He shrugs. "No bad blood. It is what it is. You gotta survive right now." P-Funk continues to host Style Warz, the monthly freestyle battle at 5 Seasons, under the Elements banner, but Grins says he's done with promoting.
Maybe because he can stay on his butt for his new gig. "I remember the first night, thinking, God, this is so much easier than promoting for the Elements party because I don't have to leave the house," he says, letting slip that same smirk. "I can just send e-mails, post on message boards. This is wonderful. Monday night, where am I? I'm online."
Chalk it all up to the power of the internet. Initially planning on shipping the show to public access in Baltimore and Pittsburgh, Grins realized the playing field for an online video show was wide open. Over two "seasons" totalling 24 episodes, the Breakdown now pulls in about 250,000 visitors a month, many of them staying for more than 12 minutes at a time. From an advertiser's standpoint, that's an eon-which makes you wonder why no one thought of this sooner.
"I figure there's going to be people piggybacking soon," Grins says. "The barrier for entry is pretty low. Basically, anybody with a video camera can make it happen."
Well, not quite. Grins met the Breakdown's co-creator, TrenZ, at an Arcane tour stop in Pittsburgh, where Grins was blown away by his skill with video. After the six-member Breakdown crew (TrenZ, DJ Excel, Big Mike, Noetik, Sean O'Grady, J Clazzified) gets its interviews and picks its videos, it's up to TrenZ to turn the raw footage into a TV show. Oh, and do all the fun technical stuff that turns a videotape of a TV show into a digital file that streams across your desktop.
TrenZ obviously knows his way around an editing desk; the Breakdown has a theme song, graphics, the whole nine. But there's still something enjoyably homespun about it all, especially when it's stumbling through the baby steps you rarely get to see on terrestrial TV.
"I was interviewing Cage," Grins laughs, eyeballing the tape recorder. "He's a pretty cerebral guy, so I had written down 10 questions-c'mon, I had never done an interview before. My girlfriend worked for NBC at the time, and she was like, `You can't write your questions down!' Why not? `You've gotta be conversational, you're on camera.' So I walked in there, asked him the first question. And he said, `Yep.' Didn't say anything else. My insides were screaming."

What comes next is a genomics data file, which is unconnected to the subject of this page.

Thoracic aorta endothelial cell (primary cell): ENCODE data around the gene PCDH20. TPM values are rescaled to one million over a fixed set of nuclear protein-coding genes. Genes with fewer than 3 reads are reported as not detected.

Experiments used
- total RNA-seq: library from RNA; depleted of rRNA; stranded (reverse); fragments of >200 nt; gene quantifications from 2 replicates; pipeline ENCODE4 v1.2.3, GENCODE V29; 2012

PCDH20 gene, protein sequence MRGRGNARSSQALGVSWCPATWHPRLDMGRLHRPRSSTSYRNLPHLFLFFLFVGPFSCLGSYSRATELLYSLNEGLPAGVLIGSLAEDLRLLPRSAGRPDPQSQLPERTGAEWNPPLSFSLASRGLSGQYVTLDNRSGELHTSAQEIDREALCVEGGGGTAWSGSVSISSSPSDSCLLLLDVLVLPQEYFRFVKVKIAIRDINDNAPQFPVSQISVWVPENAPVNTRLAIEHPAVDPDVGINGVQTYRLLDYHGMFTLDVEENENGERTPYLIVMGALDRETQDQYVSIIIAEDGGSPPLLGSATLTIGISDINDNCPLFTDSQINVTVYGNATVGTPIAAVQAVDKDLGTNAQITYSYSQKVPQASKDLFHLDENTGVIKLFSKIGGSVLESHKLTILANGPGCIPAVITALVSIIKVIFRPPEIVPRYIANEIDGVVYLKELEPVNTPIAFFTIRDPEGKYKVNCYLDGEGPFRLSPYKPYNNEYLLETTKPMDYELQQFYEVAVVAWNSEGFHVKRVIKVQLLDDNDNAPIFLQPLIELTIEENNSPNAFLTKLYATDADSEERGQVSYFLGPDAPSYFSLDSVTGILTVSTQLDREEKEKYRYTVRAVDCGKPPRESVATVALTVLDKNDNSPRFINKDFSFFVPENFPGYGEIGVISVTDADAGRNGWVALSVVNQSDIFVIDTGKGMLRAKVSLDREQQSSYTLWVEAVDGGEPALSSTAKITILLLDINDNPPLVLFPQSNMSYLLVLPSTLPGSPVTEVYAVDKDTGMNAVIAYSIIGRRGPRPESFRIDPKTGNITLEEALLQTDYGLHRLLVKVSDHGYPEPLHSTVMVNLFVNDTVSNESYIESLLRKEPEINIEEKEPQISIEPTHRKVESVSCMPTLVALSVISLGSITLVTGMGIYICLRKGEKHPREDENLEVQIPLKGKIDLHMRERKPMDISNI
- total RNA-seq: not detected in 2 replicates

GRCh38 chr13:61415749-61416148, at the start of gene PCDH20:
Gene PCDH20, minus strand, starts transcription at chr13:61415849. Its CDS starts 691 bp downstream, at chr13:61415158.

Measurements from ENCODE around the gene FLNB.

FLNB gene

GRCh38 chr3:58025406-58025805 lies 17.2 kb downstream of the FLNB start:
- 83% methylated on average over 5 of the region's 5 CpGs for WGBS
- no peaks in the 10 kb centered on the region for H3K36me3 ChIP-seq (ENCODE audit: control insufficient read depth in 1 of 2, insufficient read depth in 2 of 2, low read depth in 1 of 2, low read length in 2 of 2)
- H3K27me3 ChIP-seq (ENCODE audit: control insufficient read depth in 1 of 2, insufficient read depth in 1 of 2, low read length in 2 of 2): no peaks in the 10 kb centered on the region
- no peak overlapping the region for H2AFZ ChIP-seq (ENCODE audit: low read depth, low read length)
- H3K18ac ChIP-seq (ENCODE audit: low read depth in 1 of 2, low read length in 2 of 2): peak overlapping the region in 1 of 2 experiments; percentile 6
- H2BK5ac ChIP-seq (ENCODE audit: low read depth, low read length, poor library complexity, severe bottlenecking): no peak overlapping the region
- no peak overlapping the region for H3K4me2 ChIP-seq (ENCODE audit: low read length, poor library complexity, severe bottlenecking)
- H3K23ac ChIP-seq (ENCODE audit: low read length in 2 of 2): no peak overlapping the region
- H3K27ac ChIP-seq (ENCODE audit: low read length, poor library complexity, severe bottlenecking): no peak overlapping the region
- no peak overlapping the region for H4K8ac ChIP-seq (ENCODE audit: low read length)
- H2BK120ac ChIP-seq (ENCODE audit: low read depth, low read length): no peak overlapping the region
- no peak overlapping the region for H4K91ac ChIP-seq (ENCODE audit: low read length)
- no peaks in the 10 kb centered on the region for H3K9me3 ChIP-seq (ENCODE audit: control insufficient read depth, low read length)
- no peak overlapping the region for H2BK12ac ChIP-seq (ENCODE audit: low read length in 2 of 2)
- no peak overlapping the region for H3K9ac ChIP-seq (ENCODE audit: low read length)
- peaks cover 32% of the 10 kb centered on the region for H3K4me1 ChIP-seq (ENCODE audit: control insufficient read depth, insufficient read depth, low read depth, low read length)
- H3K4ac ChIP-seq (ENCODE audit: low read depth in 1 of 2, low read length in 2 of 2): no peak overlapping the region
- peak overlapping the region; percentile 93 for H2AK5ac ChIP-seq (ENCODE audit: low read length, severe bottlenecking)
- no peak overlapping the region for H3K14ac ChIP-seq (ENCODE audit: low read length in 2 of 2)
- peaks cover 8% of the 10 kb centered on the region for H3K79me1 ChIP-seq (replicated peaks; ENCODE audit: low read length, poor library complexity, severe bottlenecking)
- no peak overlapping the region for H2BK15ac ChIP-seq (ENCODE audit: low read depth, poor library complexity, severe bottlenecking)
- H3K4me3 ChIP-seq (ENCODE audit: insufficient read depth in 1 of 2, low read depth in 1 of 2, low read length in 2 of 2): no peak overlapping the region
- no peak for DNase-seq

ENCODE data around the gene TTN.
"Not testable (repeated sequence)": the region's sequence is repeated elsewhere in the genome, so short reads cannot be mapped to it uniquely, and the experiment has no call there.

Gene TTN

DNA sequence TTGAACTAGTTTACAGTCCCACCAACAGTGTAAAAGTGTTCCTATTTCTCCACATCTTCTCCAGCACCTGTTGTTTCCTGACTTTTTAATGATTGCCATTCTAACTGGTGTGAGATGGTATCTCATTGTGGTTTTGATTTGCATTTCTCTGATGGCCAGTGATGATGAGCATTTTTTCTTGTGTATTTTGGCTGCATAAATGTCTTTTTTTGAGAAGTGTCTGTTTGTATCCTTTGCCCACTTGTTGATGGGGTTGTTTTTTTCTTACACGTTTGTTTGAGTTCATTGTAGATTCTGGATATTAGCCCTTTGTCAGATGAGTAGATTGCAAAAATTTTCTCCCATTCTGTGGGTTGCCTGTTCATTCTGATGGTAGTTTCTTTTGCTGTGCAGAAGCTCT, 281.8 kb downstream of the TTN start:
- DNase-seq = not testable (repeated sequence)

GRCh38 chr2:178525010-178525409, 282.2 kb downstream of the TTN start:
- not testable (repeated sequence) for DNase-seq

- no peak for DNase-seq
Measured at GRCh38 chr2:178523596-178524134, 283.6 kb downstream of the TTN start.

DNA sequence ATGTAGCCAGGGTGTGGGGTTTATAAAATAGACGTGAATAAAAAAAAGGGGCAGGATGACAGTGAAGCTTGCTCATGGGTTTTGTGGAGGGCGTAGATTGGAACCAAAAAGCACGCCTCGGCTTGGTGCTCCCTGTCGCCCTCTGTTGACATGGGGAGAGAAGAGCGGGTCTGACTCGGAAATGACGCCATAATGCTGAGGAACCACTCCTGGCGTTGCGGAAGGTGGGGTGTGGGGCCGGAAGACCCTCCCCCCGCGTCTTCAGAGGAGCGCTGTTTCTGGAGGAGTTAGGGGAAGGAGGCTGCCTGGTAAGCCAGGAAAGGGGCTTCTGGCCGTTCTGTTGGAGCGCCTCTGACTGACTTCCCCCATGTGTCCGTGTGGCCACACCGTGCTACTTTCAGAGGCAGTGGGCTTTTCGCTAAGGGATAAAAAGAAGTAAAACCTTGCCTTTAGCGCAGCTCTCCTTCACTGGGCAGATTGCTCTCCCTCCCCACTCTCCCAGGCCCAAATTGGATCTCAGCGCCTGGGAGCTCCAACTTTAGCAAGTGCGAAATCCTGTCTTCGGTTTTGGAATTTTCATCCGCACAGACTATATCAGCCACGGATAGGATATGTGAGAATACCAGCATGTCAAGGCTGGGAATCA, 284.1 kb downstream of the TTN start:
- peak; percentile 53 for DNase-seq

"Cerebral" rappers like Cage are the Breakdown's beat. "We try to focus on people who aren't getting any love," Grins says. No love from major labels, no love from hip-hop magazines, and no love from the radio, that is. The Breakdown's vision of hip-hop isn't going to get anywhere near 92Q. And Top 10 hits? Forget about it. "We try to focus on independent artists, but really, our focus is hip-hop. Quality. I'm not trying to really deal with the here today, gone tomorrows."
Grins doesn't have any time for people who think music video is a bastard art or simply a form of advertising. After all, if Mr. Lif or MF Doom doesn't have a hope in hell of getting played on Rap City, what reason do they have to make a video, other than for the art of it? But mostly Grins is so passionate about video because it was his beacon as a kid. These days, even kids who live in bumfuck are more connected than Grins was. But Grins still hopes to be that beacon for someone sick of the hip-hop he or she is being spoon-fed by major labels.
"In time for the third season this fall, we're going to do an entire site redesign," he says. "We hope to raise some money so we can really take this thing out, visit people in different cities, capture them in their element. `Yo, let's take a ride around town.' Nothing to me was more powerful than when Fab 5 Freddy rode around on the back of a truck in Compton with NWA. People still remember that."
At one point, Grins launches into a laundry list of technical complaints: the flaws in streaming video, the fact that they can't offer a downloadable version just yet because of licensing restrictions. He says even getting the videos from the labels can be a struggle, ironic considering it's basically free publicity. Sounds like a lot of work for a second job. "Well, yeah," he sighs, momentarily dropping the sales pitch. He snaps back almost immediately, a wide smile cutting into the angular planes of his face. "I mean, it's a lot of fun, though."
Big Music Issue 2010 (7/14/2010)
Might Don't Make It (7/14/2010)
Baltimore hip-hop may never go mainstream--is it up to its iconoclasts to carry the torch if it doesn't?
Brand of Outsiders (7/14/2010)
Boutique labels reinvent the artist-label relationship
Keeping Up (12/2/2009)
Nearly 20 years after his death, Arthur Russell finally gets the biography he deserves
Human Architecture (7/29/2009)
The protagonist isn't the only one obsessed with capturing life in two dimensions in Asterios Polyp
The Unseen (11/5/2008)
Catherine Pancake and Jai Brooks Capture a Slice of Black Baltimore Lesbian Life in Jay Dreams
Q&A: Alco in Q+A 2/18/2009
Q&A: MC Chinchilla in Q+A 2/18/2009
Q&A: Boodamonk in Q+A 2/18/2009
The Elements of Style : Labtekwon and Other Local Hip-Hop Vets Offer a Way Forward For The Scene--Looking Back 2/18/2009
Baltimore Hip-Hop: An iTunes Playlist in Noise 8/23/2007
Turning The Tables : DJ Spontaneous Goes From West Side To Morning Drive 7/19/2006
Spitting Game : A Small But Vocal Local Scene Looks To Revive The Ancient Art Of Beatboxing 7/19/2006
The Best Of Both Worlds : Baltimore Hip-Hop Finally Has A Sound Of Its Own-Just Don't Call It "Club-Hop" 7/19/2006
Baltimore Hip-Hop Trading Cards in Big Music Feature 7/19/2006
812 Park Ave.
Baltimore, MD 21201